Scientific Literacy is required for citizenship. We cannot understand the proposals to fix our problems if we can’t tell what is true and what isn’t.
Science is a methodology. It’s about trying to figure out what is objectively true. To do that scientists use various methods to try and test for what really is happening and account for bias and other things that might be impacting whatever it is they are looking at. Some scientists do this better than others.
This is why scientists submit their work to peer review and everyone else in their field critiques their work looking for problems. It seems adversarial, but, we all have biases and we all miss things and having other people double checking our work for mistakes helps catch mistakes. This is a good thing and something we all should welcome.
When something is reported in the news, journalists and others report what the study says. But what happens if the journalist isn’t scientifically literate? Or the editor has biases and wants a big splashy headline? When that happens, the headlines may not be supported by the paper or the findings.
Because our lives literally depend on science it’s important that we become scientifically literate, meaning we must all learn how to read reports and papers and make judgements about whether what they are claiming is likely. We need to learn to be skeptical. In other words, we need to learn to think like a scientist, and look for reasons why the study doesn’t say what it purports to say.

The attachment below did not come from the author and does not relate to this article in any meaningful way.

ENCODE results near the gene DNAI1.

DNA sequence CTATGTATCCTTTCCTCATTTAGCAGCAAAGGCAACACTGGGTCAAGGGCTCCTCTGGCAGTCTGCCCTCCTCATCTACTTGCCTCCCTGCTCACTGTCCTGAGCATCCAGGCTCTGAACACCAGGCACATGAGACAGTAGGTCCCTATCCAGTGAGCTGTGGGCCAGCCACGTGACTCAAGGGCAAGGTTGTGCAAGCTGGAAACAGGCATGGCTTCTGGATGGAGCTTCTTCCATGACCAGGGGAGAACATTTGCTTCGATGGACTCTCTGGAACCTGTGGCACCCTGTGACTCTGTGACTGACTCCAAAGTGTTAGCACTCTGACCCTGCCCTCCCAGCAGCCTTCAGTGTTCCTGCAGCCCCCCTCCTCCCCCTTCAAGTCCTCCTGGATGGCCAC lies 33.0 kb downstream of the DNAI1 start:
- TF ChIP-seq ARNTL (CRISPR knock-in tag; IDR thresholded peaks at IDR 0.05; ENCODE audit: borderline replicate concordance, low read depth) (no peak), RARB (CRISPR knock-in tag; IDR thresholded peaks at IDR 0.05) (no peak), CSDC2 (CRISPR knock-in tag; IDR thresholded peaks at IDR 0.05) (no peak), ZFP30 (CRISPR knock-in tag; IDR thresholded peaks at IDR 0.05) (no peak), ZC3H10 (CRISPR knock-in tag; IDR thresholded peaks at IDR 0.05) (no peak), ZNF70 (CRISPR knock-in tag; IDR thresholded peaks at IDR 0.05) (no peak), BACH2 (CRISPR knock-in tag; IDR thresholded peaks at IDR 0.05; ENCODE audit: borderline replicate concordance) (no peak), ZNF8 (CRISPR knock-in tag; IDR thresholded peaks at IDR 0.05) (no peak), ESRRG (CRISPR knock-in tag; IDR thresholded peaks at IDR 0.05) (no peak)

I am linking to an article about how to read and understand a scientific paper for non-scientists. http://blogs.lse.ac.uk/impactofsocialsciences/2016/05/09/how-to-read-and-understand-a-scientific-paper-a-guide-for-non-scientists/
First things first. Get the actual paper. If you are reading an article about a study – link through to the study. Eventually you will get to a pdf put out by the scientist or their university. It will look something like this: https://cyber.harvard.edu/publications/2017/08/mediacloud
On this page – you should be able to download the entire paper or read the summary and introduction, methods used and key takeaways. If the key takeaways are different from reported, congratulations, you’ve passed step one.
Next, look for caveats to the findings. Scientists will always tell you what the limits of their findings are and how they aren’t valid in all sorts of situations they didn’t control for. Knowing what this paper doesn’t say – is useful and will help prevent you from believing the hype about whatever the paper is about.
Now, read the article. Yes, they are long. Yes, they use all sorts of terms that may seem complicated. But, you won’t be able to tell whether you agree with their conclusions if you don’t. And, they are often very fascinating because of things that are down deep in the data. For instance, the paper I linked to makes claims at the top that seem a bit outrageous, but as you read through and realize how they got there- it makes sense.
If you aren’t sure whether a method used by the researchers is problematic – go and look for critiques. Not political critiques, scientific critiques. Politicians try to debunk science they don’t like all the time. They may be correct, but they may not be. Often, they are just spouting propaganda -and cherry picking the evidence. You want to know what is true and whether you can trust the politician so find out what other actual scientists say and remain skeptical.
Good luck – our society depends on all of us getting this right.